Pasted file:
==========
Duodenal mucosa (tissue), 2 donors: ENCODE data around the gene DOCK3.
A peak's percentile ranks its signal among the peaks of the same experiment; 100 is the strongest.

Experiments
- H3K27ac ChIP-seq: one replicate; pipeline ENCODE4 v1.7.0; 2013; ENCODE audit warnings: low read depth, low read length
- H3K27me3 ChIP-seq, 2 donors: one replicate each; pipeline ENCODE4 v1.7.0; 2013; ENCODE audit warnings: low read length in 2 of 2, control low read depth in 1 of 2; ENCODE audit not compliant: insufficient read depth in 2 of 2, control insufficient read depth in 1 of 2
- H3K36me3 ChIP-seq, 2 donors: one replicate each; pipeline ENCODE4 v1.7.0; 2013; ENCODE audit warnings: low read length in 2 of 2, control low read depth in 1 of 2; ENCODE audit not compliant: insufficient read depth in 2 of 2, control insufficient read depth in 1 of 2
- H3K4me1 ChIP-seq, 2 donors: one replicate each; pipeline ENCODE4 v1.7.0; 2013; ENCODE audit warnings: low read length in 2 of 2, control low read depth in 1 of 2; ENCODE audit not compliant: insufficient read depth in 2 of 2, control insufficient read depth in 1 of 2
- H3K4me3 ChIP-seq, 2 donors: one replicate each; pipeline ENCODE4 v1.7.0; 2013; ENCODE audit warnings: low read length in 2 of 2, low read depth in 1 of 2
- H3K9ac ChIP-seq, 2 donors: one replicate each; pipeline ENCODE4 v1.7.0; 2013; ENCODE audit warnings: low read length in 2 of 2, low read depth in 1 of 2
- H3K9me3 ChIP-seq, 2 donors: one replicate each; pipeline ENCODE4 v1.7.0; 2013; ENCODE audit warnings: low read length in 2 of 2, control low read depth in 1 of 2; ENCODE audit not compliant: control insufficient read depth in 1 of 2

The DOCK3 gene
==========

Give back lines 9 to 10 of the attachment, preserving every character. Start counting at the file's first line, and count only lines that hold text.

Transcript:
- H3K9ac ChIP-seq, 2 donors: one replicate each; pipeline ENCODE4 v1.7.0; 2013; ENCODE audit warnings: low read length in 2 of 2, low read depth in 1 of 2
- H3K9me3 ChIP-seq, 2 donors: one replicate each; pipeline ENCODE4 v1.7.0; 2013; ENCODE audit warnings: low read length in 2 of 2, control low read depth in 1 of 2; ENCODE audit not compliant: control insufficient read depth in 1 of 2